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 > Motorhomes and Lightning

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AtlantaGuy

Atlanta, GA

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Posted: 04/22/11 10:24pm Link  |  Print  |  Notify Moderator

Here's a few things I've often wondered about while motorhome camping during severe lightning storms. Anyone know the answers?

1.) Will closing all windows in a motorhome help to protect you in the event of a direct or nearby lightning strike?

2.) Should level jacks be positioned up, down or does it matter?

3.) If lightning struck a large tree that you were camped directly under, would all those inside a motorhome likely remain safe? If not, how far away from the tree would one need to be to greatly minimize risk?

4.) If lightning struck your nearby picnic table canopy (metal framed) would those in the motorhome likely remain safe?

5.) If lightning stuck your motorhome directly, what's the probability of your onboard propane tank exploding - - or would that be the least of my worries?

6.) When lightning strikes a utility pole and makes contact with it's wiring, how far does the surge of electricity typically travel over the wiring from the initial point of contact?

6.) in the event of a direct strike, are motorhomes with fiberglass walls just as safe as those with aluminum or metal siding? What's the best exterior to have in this case?

7.) Do tall CB antennas on a motorhome increase your risk of being struck by lightning?

8.) Does lightning always go around a completely enclosed structure or can it sometimes pass straight thru it?

9.) Why is standing under a small shelter such as a wooden roof over a picnic area sometimes considered more unsafe that not being under one?

No, I don't let thunderstorms ruin the joy I get from camping but I have wondered about these things during bad storms.

Thanks for any answers you may be able to provide.


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Eycom

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Posted: 04/22/11 11:36pm Link  |  Print  |  Notify Moderator

I couldn't hazard a guess to all those questions. I've heard tell of people standing near a tree and getting fried. About 58 years ago, ball lightning came through our kitchen window, rolled across the dining table and exited through a solid wall. The people sitting at the table had their minds blown, but were unscathed. Pretty unpredictable, I'd say. Short of being a bonafide card totin' candidate for the Darwin award, I believe when it's my time to go, there isn't much I can do to mitigate that fact. Until then, I see no point in concerning myself with the possibilities.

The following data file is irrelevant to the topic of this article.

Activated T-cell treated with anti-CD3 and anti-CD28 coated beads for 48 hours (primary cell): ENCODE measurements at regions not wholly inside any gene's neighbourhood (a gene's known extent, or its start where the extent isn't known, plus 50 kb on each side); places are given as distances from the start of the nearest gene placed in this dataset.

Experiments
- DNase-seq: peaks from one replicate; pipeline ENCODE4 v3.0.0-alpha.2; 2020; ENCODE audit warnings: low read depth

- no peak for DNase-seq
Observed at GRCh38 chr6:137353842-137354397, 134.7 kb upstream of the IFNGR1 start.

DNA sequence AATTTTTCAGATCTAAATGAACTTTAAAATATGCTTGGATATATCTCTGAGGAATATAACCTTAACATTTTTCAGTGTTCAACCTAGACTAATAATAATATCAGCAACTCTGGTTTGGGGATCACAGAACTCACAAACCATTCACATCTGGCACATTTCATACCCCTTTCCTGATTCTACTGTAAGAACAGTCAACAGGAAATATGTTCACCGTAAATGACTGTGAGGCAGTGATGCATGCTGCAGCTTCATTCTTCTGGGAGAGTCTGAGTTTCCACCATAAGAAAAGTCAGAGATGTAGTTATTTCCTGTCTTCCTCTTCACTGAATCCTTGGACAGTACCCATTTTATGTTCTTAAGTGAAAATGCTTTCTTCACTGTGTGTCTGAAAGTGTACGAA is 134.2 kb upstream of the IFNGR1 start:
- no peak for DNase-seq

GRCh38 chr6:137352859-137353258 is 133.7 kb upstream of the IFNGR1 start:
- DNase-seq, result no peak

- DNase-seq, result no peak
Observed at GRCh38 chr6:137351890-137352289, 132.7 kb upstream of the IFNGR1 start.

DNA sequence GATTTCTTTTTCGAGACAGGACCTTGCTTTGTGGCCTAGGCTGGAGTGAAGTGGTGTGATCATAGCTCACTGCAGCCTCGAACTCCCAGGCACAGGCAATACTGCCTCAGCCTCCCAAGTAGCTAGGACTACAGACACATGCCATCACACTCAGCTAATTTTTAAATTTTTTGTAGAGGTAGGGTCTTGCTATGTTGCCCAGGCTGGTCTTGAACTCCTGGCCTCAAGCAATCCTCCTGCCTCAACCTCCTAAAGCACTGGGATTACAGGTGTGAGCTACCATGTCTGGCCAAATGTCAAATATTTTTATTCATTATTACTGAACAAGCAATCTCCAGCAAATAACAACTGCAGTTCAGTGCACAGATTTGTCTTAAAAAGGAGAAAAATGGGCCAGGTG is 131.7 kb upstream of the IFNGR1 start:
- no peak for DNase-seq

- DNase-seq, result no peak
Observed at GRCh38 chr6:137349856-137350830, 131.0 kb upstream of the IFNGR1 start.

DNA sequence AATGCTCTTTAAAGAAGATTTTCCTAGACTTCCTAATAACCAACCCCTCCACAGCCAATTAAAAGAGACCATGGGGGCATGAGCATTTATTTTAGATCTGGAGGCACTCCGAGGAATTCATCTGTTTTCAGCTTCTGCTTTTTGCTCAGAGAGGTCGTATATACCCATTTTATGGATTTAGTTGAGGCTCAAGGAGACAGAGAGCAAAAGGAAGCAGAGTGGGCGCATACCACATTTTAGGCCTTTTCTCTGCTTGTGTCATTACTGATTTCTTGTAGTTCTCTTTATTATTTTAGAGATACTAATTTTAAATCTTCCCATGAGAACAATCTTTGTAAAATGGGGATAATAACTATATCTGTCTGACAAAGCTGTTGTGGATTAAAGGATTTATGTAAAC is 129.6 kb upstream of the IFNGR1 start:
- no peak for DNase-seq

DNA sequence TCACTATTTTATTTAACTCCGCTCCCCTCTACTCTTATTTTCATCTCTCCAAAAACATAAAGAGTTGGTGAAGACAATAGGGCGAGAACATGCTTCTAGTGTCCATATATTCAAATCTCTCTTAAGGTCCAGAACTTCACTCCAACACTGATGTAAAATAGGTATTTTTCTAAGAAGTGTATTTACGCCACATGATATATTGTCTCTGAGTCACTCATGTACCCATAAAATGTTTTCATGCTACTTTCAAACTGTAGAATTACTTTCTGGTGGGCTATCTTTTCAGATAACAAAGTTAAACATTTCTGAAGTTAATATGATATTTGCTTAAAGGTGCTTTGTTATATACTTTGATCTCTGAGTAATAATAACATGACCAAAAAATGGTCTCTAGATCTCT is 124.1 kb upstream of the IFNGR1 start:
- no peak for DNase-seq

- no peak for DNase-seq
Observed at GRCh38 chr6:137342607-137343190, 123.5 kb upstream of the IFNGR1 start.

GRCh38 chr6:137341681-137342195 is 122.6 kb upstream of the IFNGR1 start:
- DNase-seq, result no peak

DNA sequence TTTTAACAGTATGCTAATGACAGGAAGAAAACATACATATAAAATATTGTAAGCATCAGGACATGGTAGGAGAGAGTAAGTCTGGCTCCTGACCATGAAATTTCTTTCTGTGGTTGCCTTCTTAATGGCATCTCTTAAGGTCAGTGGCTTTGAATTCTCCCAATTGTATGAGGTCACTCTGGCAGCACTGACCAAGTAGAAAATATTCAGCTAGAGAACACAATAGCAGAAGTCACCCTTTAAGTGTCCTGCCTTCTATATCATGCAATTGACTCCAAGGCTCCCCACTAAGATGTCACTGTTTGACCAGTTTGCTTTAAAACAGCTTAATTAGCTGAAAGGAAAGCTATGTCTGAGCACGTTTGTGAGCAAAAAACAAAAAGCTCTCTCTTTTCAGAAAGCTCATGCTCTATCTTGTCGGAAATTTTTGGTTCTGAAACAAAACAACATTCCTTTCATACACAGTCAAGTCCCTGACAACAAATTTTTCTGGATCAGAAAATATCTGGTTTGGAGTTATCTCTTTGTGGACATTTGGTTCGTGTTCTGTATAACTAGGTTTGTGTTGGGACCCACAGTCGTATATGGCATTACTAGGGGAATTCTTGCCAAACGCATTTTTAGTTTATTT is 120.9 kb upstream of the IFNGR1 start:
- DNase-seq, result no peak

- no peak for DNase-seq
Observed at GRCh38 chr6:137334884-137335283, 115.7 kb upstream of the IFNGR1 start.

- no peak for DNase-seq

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skipnchar

Topeka or somewhere else

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Posted: 04/23/11 07:44am Link  |  Print  |  Notify Moderator

The safest place for you to be as it relates to lightening is in your motor home or most other vehicles. The Faraday effect will protect the OCCUPANTS of the vehicle from lightening but no such luck for your equipment. Electronics are likely to be damaged or completely ruined by a direct strike or even an indirect strike on power lines nearby. About the only thing that I would advise during heavy lightening is to unplug from shore power to protect against those power line hits. As for that TV antennae, it MAY attract lightening but since it's ungrounded it would be a poor lightening rod. If it did take a hit and was not grounded pretty much the same as being hit anywhere else in the RV. Faraday protects occupants and equipment better look out.


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camperpaul

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Posted: 04/23/11 01:27am Link  |  Print  |  Notify Moderator

AtlantaGuy wrote: